The couple wants to know if they’ve saved enough, and how much money they can spend each year without worrying about running out of money.
“We want to downsize our home and move to a more retirement-friendly state nearby,” Dan says. “We currently have our investments in 60 percent stocks and 40 percent bonds, but we will feel more comfortable in a 50/50 asset ratio when Vicki retires.”
Dan and Vicki, whose names have been changed, have saved $905,900 in IRAs, much of which came from a rollover from Dan’s 401(k) plan, $348,800 in mutual funds, $2,000 in savings and $5,000 in checking. Vicki will also have a small pension she when retires.
The Star-Ledger asked Jody D’Agostini, a certified financial planner with AXA Advisors/RICH Planning Group in Morristown, to help Dan and Vicki plan a long and affordable retirement.
“The only change to their lifestyle that they anticipate is selling their New Jersey home and moving to (another state),” D’Agostini says.
In retirement, the couple says most of their traveling will be by car, so they expect future costs to be within their current vacation budget of $500 a month. They will capture anywhere from $50,000 to $100,000 from the downsize of their primary residence, and anticipate another $120,000 from the sale of land they own out of state.
They currently spend $7,800 a month, but their medical expenses are subsidized by Vicki’s company.
“Depending upon their income in retirement, it would behoove them to budget more for medical expenses as they pay $510 per month right now,” D’Agostini says. “If Vicki retires at age 62, she will still need to find coverage, but Dan should be close to Medicare eligibility. “
Because medical costs can be a large part of the budget, it would be best to shop for coverage before retirement to know how much would be dedicated to this, D’Agostini says.
“When shopping for health insurance, whether on the exchanges or in the individual market, consider what providers you are using, and what medications you are taking to maximize the plan you subscribe to so that you pay less out of pocket,” she says. “Because of the advent of the Affordable Care Act, many people who were postponing retirement due to the fear of inadequate medical coverage, or high premiums, may now be able to find an affordable plan, perhaps motivating more earlier retirements.”
D’Agostini says the couple’s investments are not as diversified as they could be.
Overall, they are 60 percent in stocks and 40 percent in bonds, but 55 percent of the stock allocation is in large-cap mutual funds, which means they’re taking on more risk than their risk tolerance indicates they should.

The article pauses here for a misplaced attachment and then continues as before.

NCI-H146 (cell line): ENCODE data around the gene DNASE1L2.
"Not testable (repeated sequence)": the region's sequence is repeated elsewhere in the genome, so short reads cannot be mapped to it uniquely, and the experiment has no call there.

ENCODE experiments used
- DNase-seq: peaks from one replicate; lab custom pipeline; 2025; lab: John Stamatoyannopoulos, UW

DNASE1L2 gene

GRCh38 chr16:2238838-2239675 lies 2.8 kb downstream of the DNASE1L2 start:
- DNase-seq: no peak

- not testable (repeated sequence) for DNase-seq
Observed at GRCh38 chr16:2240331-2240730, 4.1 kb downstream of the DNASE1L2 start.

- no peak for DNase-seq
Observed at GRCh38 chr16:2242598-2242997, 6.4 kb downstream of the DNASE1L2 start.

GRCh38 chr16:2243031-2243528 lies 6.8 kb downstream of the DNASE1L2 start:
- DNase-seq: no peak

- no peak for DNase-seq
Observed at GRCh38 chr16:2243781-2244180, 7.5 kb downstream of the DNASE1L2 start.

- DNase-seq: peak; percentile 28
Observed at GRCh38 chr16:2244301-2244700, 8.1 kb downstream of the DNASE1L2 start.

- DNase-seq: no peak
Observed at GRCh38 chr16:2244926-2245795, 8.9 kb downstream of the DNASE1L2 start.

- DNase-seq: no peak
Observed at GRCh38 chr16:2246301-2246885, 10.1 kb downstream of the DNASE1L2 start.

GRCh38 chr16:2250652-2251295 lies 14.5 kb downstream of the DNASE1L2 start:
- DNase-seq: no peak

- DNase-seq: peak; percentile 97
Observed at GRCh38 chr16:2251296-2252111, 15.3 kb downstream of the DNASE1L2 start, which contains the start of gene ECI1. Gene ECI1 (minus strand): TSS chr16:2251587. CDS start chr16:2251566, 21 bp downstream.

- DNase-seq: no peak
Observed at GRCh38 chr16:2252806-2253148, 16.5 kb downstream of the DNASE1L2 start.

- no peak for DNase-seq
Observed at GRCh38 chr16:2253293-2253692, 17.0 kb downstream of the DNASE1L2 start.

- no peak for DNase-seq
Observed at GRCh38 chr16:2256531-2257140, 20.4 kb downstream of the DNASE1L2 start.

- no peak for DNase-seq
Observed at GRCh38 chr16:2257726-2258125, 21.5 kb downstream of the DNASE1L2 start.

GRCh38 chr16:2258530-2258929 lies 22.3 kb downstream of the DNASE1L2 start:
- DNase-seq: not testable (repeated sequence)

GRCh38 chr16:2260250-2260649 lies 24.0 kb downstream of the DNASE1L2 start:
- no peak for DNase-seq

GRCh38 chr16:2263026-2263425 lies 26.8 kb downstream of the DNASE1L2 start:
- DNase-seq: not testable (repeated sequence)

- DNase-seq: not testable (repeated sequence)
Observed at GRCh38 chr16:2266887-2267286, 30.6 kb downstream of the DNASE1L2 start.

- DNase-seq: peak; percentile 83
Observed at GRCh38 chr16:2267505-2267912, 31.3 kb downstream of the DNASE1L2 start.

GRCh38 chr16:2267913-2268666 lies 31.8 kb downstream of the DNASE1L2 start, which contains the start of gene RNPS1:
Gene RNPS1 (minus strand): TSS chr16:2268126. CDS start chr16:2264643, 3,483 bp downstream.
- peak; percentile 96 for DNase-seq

D’Agostini says when markets perform well, all portfolios will rise, but if you can avoid losing as much in down markets, you can achieve better results over time. Behavioral investing has shown that individuals have a stronger negative emotion when they lose money than the corresponding joy of making money in an “up” market, she says.
“In fact, particularly in retirement, when you are no longer generating income, it becomes more difficult to watch turbulent markets,” she says. “One way around this would be to have all of your fixed costs in retirement met with fixed sources of income … such as Social Security, pensions and annuities.”
Once the fixed costs are met, D’Agostini says the balance should be invested for growth as a strategy to overcome inflation in retirement.
To maximize their success, Dan and Vicki must be willing to forgo discretionary expenses in years when the markets are down, and can spend more in years when the markets are favorable. If they are willing to control behavior, they are more likely to have a successful retirement, D’Agostini says.
Looking further at their cash flow, D’Agostini says they appear to have more than $14,000 in surplus cash flow. Neither is currently saving in a retirement plan, so D’Agostini recommends they each put $6,500 into their respective IRAs until they are both fully retired.
“For this couple, those contributions are tax-deductible, which will reduce their tax burden currently, and will put more into their tax-preferred retirement accounts, which grow income-tax-free until they are used later on,” she says.
The longer they delay Vicki’s retirement, the more their respective Social Security benefits would accrue, D’Agostini says. They both have their full retirement ages at 66, and D’Agostini says her analysis shows that if they live to age 76, then it would be better to wait until age 66 before collecting. If they both live until age 81, then the best strategy would be to wait to age 70 before collecting, which gives them the maximal benefit.
“Each year that they hold off collecting between ages 66 and 70 gives them an additional 8 percent per year,” she says. “If they are in reasonably good health, and come from families with longevity, then it is worth considering the delay in taking the benefit.”
Based on the analysis, D’Agostini says Vicki can retire in two or three years, and in fact could even consider an earlier retirement at their respective ages of 61 and 59. If they wait a few years, they will be able to retire with 130 percent of their retirement expenses covered, D’Agostini says.
Still, there are a few items of concern for D’Agostini, including the cost for activities for Vicki once she’s no longer working, the cost of out-of-pocket medical costs and the fact that they don’t have long-term care insurance.
D’Agostini recommends they look at long-term care policies to increase their changes of financial success over a long retirement.